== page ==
Again, unless that travel is interstate or international the CDC doesn’t have that legal authority.

    The CDC can certainly submit a name to the TSA for inclusion on a “no-fly list”, which would have kept the nurse from flying to Cleveland.

  58. Jack says:

    Texas-Based Carnival Magic Cruise Ship Stuck At Sea With 4,633 Passengers (walking petri dishes) and Dallas Healthcare Worker With Ebola Symptoms – Belize Refuses Port Entry – Belizeans Saying “Sink Ship” – Armed Belize Coast Guard Keeping Ship At Sea…

    Yeah, the CDC couldn’t have done anything about it……..

  59. Jack says:

    EBOLA – Brought to you by the government that wants to control your health care.

  60. lounsbury says:

    @grumpy realist: In Central Africa. Not West Africa. Distance greater than your E. to W. coasts.

    The distances are massive. “Africa” is a huge place mate. The fact that the Ugandans are quite skilled in Ebola containment from practice doesn’t really say anything about the poor far-Western West Africans who’ve never dealt with this before.

    The sheer hysteria in the US over a handful of cases is… rather sad and pitiful.

    However, I remain boggled by the bizarre incoherency of comment – Americans seem to want to have Centralized Government but Not Want Centralized Government. Analytical incoherent.

  61. Grewgills says:

    @steve:
    Thank you for saying that better and more thoroughly than anyone here so far.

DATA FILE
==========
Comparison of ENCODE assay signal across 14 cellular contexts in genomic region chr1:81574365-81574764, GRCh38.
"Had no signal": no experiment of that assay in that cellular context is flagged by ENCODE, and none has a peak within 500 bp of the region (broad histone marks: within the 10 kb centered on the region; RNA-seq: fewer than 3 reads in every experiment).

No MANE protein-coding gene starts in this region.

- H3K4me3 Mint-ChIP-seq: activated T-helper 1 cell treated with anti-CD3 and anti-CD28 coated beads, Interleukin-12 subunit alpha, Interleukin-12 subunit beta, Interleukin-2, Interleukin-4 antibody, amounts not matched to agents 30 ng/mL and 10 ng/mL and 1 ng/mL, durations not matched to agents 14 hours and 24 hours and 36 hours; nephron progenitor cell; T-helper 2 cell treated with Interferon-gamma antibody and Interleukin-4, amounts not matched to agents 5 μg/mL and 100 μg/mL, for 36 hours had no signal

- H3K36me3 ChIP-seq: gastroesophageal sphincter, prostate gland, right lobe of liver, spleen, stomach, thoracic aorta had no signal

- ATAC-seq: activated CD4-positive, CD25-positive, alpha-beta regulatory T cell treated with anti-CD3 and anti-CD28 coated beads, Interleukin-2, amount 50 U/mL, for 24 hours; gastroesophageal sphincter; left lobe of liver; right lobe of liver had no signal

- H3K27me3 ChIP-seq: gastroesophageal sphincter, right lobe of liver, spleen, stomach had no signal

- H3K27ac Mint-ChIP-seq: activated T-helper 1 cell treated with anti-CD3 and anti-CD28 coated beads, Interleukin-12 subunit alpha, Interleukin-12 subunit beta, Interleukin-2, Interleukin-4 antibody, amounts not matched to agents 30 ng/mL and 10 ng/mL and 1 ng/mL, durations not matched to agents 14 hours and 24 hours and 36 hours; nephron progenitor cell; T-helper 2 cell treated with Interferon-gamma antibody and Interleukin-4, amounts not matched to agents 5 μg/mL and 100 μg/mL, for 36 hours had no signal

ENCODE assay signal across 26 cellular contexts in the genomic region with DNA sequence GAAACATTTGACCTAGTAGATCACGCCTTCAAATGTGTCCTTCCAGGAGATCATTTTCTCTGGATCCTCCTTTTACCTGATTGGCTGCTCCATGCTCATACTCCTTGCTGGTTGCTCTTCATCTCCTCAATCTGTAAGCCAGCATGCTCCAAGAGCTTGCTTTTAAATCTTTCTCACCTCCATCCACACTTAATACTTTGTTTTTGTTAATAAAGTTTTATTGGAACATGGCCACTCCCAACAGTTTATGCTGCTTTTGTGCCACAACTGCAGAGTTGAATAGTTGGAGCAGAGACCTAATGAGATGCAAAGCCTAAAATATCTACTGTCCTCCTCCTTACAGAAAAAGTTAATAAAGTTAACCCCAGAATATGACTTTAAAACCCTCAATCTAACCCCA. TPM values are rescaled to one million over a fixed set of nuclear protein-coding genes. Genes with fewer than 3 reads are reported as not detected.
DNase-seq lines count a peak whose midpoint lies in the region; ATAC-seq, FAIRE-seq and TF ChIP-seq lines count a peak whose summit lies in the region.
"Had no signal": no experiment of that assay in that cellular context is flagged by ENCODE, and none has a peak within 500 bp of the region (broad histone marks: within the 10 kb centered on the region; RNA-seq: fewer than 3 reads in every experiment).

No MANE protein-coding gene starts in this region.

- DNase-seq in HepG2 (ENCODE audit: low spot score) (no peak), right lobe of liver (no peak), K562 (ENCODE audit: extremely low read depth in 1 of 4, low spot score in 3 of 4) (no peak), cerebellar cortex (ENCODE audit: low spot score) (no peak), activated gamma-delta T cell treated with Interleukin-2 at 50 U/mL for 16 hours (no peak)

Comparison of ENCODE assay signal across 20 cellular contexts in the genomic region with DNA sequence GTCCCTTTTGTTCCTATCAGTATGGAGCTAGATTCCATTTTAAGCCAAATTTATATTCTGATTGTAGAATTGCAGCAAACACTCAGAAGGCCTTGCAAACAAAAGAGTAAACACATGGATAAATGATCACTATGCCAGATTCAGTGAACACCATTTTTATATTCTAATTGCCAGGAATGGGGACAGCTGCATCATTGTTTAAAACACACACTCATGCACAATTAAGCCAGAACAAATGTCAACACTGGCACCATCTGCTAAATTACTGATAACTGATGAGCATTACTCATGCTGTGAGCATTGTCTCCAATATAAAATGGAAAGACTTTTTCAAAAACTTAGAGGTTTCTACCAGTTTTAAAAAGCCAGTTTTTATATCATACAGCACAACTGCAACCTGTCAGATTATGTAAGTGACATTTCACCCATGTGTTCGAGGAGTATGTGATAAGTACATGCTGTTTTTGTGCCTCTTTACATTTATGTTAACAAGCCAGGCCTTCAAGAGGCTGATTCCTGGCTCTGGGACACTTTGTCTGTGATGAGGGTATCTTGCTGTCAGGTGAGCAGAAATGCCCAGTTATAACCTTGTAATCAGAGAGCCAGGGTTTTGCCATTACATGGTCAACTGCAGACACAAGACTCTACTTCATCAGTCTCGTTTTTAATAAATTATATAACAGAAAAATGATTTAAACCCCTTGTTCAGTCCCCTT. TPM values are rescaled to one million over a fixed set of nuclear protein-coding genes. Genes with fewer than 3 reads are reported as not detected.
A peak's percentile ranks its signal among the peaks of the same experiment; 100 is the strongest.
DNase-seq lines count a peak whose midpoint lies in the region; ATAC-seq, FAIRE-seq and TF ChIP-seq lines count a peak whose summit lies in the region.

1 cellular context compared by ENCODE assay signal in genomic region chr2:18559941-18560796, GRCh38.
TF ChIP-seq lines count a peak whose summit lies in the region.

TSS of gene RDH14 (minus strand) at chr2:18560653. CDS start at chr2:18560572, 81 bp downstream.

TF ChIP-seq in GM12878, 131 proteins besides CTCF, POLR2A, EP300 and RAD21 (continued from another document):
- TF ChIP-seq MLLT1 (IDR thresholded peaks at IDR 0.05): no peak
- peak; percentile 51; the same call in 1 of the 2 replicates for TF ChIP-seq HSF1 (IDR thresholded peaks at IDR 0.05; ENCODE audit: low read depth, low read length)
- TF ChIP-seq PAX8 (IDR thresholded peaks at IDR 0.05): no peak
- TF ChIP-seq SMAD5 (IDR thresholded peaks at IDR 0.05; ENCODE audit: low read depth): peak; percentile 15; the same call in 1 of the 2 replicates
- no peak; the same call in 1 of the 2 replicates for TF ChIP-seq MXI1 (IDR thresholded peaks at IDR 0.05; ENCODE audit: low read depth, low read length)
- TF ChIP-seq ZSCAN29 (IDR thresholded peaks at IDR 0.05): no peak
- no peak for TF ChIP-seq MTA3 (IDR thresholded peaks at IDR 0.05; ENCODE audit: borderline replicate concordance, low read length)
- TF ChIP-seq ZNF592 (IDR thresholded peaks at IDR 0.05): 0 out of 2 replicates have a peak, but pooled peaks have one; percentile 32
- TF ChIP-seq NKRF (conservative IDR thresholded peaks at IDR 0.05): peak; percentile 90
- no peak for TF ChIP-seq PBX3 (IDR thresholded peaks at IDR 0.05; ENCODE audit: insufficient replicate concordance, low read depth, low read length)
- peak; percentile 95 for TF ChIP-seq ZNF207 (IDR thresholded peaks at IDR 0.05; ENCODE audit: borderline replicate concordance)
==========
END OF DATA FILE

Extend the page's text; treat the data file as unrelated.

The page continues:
62. Grewgills says:

    @Jack:

    If the CDC wanted to forcibly quarantine Duncan’s family, they could have

    On what legal authority?

  63. Jack says:

    @Grewgills: Exigent Circumstances. The legalese could have waited until they were certain the outbreak would not spread…turned over the responsibility to local/state after an agreement to keep them 21 days. In this instance it’s definitely better to ask for forgiveness than ask for permission. A court case would certainly have taken longer than the time needed to ensure family members were not a danger to others.

    If the NDAA says the military can “indefinitely detain” Americans suspected of terrorism, then we can certainly detain people suspected to be infected with Ebola.

  64. beth says:

    @Jack: Oh for f*cks sake – the woman onboard is a lab worker. Every day in this country lab workers handle all sorts of contagious diseases – anthrax, plague, etc. and when the day is done, they take off their work clothes, go out to dinner, shopping, movies and even take vacations on planes and ships. For goodness sakes, stop peeing your pants in panic.